Articles | Volume 14, issue 3
Clim. Past, 14, 255–270, 2018
https://doi.org/10.5194/cp-14-255-2018
Clim. Past, 14, 255–270, 2018
https://doi.org/10.5194/cp-14-255-2018
Research article
05 Mar 2018
Research article | 05 Mar 2018

Astronomical tunings of the Oligocene–Miocene transition from Pacific Ocean Site U1334 and implications for the carbon cycle

Helen M. Beddow et al.

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Cited articles

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Beddow, H. M., Liebrand, D., Sluijs, A., Wade, B. S., and Lourens, L. J.: Global change across the Oligocene-Miocene transition: High-resolution stable isotope records from IODP Site U1334 (equatorial Pacific Ocean), Paleoceanography, 31, 81–97, https://doi.org/10.1002/2015PA002820, 2016.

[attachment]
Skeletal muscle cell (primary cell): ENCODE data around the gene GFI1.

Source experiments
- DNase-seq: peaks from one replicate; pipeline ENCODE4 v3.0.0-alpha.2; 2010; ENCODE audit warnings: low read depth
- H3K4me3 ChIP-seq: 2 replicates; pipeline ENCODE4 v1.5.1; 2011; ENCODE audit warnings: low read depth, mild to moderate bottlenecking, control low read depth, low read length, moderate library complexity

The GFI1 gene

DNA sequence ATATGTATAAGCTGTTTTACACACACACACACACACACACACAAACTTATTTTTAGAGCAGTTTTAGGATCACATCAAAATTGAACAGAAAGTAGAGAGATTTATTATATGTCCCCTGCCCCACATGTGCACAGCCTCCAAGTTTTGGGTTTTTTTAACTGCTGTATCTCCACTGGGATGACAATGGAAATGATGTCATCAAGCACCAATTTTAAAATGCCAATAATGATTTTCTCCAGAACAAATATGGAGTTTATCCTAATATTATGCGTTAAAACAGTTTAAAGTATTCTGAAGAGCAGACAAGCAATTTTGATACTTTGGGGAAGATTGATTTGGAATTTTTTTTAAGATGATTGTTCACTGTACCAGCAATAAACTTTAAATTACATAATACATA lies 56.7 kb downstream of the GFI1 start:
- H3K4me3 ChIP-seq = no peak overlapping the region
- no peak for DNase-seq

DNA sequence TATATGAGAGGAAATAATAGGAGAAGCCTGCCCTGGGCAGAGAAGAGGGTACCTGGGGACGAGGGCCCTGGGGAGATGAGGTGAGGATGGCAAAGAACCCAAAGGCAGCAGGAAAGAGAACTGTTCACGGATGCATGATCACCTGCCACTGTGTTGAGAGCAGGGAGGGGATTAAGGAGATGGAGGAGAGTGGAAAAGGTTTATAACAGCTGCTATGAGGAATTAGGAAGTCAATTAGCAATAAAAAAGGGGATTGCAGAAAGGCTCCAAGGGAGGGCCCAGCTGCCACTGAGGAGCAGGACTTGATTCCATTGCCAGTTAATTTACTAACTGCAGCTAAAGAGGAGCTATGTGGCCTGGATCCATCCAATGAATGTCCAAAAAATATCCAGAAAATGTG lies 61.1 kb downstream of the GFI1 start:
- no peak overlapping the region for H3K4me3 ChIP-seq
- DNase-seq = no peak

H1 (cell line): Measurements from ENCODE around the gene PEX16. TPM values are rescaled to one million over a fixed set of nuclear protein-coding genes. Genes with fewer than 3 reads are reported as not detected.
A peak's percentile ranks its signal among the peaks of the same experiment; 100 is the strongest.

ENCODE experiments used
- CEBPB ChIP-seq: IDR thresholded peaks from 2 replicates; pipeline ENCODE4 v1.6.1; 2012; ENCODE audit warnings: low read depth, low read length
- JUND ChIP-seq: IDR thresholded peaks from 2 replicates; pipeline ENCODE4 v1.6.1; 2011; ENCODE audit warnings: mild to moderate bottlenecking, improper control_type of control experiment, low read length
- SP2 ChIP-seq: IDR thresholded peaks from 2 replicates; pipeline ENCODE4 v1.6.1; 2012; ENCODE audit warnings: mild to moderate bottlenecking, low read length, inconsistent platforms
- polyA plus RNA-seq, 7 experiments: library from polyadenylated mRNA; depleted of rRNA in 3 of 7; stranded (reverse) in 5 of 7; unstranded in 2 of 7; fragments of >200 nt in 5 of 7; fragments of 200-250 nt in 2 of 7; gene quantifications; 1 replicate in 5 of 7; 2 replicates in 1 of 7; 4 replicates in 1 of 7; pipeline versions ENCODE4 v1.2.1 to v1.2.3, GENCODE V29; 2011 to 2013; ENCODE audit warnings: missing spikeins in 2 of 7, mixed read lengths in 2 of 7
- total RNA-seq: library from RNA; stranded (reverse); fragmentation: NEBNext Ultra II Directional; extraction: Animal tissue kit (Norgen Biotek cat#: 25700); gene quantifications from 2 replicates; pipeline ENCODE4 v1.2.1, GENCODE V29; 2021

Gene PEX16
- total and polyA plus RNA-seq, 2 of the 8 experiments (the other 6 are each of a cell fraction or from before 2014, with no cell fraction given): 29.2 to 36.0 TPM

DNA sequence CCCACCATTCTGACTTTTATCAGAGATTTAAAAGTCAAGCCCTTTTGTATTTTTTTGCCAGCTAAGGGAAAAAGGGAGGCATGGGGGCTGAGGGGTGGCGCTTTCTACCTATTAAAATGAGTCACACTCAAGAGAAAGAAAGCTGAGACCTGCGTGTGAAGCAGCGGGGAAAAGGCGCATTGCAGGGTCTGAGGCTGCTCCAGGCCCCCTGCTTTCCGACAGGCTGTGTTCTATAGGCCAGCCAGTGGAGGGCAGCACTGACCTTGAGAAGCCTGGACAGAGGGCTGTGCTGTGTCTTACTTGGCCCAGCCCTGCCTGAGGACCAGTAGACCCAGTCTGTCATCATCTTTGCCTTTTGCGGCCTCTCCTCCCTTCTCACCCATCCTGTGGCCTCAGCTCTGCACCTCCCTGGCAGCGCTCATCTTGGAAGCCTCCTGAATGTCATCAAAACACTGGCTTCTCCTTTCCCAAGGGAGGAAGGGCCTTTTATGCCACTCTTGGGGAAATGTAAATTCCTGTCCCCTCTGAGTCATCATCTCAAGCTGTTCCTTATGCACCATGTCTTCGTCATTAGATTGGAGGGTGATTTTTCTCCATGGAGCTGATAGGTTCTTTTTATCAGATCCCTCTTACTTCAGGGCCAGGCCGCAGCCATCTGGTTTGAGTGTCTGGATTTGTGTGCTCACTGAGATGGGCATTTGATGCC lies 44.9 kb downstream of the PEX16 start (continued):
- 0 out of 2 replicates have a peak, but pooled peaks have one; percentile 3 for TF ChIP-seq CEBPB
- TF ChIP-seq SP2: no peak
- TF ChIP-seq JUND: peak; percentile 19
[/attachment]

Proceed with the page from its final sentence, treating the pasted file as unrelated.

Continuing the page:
Berner, R. A., Lasaga, A. C., and Garrels, R. M.: The carbonate-silicate geochemical cycle and its effect on atmospheric carbon dioxide over the past 100 million years, Am. J. Sci., 283, 641–683, https://doi.org/10.2475/ajs.283.7.641, 1983.
Billups, K., Pälike, H., Channell, J. E. T., Zachos, J. C., and Shackleton, N. J.: Astronomic calibration of the late Oligocene through early Miocene geomagnetic polarity time scale, Earth Planet. Sc. Lett., 224, 33–44, https://doi.org/10.1016/j.epsl.2004.05.004, 2004.
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We present two astronomy-based timescales for climate records from the Pacific Ocean. These records range from 24 to 22 million years ago, a time period when Earth was warmer than today and the only land ice was located on Antarctica. We use tectonic plate-pair spreading rates to test the two timescales, which shows that the carbonate record yields the best timescale. In turn, this implies that Earth’s climate system and carbon cycle responded slowly to changes in incoming solar radiation.